If you’re looking for a seasonal job this holiday shopping season, you might get a lump of coal in your stocking. The demand for temporary retail work in November and December appears tepid at best.
The latest sign of concern: Word from Best Buy (NYSE:BBY), the world’s largest consumer electronics retailer, that the company will hire about half the seasonal workers as last year — a mere 15,000 compared with 29,000 in 2010.
It’s no surprise that Best Buy is cutting back. Revenue and earnings flatlined in the company’s 2011 fiscal year, in large part because Best Buy has seen five consecutive quarters of same-store sales declines capped by a 2.8% drop in sales recorded just this month. BBY stock is down 28% so far in 2011, compared to a 3% drop for the Dow Jones Industrial Average, and down 33% since September 2010 while the market is up slightly.
But it’s an oversimplification to blame the seasonal hiring problems at Best Buy on the specific troubles of this one company. The fact is that holiday hires are being cut at many operations. Just look at some of the other recent news:
- The U.S. Commerce Department recently noted lackluster retail sales for August and revised down July results.
- Separately, the International Council of Shopping Centers forecast 2.2% sales growth for its members in November and December — less than half the 5% growth in those months back in 2010.
- Employment placement firm Challenger Gray & Christmas reported this week that seasonal hiring will be flat or down slightly from last year’s 627,000 hires.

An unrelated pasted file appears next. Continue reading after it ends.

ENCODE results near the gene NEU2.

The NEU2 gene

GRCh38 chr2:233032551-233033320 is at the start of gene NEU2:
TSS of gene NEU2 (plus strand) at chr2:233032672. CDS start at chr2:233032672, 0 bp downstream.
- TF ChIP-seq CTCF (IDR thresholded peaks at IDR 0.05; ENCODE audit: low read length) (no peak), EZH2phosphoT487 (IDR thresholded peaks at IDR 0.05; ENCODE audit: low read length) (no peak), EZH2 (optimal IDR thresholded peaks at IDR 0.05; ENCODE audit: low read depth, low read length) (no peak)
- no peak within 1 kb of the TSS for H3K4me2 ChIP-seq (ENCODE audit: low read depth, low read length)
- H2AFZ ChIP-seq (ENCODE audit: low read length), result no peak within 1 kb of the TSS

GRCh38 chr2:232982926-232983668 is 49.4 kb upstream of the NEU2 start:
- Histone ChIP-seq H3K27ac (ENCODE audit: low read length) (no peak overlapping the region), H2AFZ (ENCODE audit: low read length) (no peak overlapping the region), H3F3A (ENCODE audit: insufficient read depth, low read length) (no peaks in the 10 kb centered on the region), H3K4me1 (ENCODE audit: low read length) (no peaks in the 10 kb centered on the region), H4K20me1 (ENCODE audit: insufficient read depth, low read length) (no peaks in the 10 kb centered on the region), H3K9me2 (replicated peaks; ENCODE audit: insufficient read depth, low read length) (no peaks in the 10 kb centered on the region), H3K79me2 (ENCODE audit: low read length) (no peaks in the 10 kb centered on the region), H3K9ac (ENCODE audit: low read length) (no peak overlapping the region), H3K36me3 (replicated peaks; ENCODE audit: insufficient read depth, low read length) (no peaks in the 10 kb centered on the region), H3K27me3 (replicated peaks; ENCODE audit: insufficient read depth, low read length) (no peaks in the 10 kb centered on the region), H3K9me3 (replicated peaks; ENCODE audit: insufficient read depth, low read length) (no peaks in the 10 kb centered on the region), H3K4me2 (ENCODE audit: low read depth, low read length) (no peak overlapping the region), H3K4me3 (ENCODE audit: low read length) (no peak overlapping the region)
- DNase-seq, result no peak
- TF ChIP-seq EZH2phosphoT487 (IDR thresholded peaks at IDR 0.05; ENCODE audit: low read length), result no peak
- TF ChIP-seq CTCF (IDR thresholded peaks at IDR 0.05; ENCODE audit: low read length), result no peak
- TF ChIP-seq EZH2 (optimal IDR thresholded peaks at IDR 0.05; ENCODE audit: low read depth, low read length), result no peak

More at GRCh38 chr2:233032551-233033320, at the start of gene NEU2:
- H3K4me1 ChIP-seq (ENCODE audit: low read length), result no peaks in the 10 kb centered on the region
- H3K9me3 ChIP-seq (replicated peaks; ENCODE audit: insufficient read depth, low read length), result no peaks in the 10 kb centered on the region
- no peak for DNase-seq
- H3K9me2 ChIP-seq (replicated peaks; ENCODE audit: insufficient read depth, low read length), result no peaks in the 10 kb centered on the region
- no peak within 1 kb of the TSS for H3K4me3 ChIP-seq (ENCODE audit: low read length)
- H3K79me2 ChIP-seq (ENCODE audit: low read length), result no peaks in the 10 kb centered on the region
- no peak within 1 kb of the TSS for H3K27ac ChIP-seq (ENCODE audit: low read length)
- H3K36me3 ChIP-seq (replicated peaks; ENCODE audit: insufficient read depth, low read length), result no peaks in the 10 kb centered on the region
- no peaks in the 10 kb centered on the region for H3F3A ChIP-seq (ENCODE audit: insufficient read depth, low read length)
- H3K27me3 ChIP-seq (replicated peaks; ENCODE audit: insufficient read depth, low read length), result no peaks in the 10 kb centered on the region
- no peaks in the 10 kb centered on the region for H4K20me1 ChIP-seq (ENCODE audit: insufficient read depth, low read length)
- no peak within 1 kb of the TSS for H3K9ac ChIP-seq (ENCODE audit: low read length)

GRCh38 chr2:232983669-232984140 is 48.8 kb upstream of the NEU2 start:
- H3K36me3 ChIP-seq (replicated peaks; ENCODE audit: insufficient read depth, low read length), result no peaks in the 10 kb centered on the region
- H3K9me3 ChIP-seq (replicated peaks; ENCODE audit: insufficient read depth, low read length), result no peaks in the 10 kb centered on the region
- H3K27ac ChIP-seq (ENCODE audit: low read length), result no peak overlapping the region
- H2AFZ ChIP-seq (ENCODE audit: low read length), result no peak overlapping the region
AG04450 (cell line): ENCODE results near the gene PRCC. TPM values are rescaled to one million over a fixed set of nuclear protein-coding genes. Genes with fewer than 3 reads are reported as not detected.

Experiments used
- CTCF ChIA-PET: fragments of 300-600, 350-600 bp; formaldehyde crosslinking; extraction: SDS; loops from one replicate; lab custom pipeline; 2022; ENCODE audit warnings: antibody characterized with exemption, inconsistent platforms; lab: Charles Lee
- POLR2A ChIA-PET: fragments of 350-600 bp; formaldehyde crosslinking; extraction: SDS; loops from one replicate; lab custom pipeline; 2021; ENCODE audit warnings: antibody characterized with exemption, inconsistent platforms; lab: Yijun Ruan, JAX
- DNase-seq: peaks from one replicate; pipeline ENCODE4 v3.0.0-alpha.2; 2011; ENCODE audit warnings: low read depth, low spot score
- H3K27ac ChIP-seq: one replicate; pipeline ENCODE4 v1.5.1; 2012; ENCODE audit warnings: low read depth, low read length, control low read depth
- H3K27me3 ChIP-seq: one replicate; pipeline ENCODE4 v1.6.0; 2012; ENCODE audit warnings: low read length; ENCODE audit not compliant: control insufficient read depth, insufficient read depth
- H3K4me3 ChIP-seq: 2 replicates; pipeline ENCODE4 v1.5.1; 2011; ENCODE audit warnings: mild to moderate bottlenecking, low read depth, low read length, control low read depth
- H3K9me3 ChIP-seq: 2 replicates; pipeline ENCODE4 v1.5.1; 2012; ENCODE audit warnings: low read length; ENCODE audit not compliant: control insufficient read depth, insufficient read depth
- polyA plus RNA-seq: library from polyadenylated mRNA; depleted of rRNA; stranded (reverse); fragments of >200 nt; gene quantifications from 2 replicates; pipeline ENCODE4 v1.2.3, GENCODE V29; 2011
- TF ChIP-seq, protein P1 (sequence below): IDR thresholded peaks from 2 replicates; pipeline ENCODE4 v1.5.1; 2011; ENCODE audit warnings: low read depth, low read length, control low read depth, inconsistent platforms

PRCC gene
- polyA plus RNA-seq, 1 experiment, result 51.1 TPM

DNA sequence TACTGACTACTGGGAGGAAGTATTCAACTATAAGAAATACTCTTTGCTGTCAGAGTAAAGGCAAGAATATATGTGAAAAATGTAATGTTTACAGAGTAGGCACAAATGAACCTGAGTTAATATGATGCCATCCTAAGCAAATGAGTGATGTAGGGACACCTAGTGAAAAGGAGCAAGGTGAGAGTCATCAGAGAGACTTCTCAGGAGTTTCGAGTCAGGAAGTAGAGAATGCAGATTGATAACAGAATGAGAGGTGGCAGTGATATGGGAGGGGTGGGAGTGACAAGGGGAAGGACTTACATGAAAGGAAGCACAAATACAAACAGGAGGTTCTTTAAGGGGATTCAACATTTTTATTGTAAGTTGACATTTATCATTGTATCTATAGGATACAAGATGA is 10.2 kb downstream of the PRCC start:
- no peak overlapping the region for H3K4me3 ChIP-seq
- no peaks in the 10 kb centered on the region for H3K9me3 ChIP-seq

It all adds up to a rather bleak Christmas retail outlook.
Worst of all is that the companies that have seen “good” seasonal outlooks still are less than stellar. Toys R Us recently said it plans to hire more than 40,000 seasonal employees, but that’s less than the 45,000 forecast about a year ago.
And Zappos — the online shoe powerhouse owned by Amazon (NASDAQ:AMZN) — has said it will accept applications for 3,000 temporary jobs in its Shepherdsville, Ky., warehouse. But those jobs don’t sound like a heck of a lot of fun. Get the rundown from this report on a local TV station’s website:
“We are requiring mandatory overtime, especially right now. We’re pretty busy at this time. Working ten hour days, in certain departments you’re walking non-stop. So our average picker in a ten hour day can walk up to 15 miles a day climbing up and down stairs, that sort of thing. And then there’s other departments where they’re standing in one spot for ten hours a day.”
I’m going to go out on a limb and say these jobs in rural Kentucky probably won’t be in the ballpark of $20 to $30 an hour, either — probably half that.
But in this tough job market and with few other seasonal job options, I guess workers simply have to take what they can get.
Jeff Reeves is editor of InvestorPlace.com. As of this writing, he did not own a position in any of the stocks named here. Follow him on Twitter via @JeffReevesIP and become a fan of InvestorPlace on Facebook.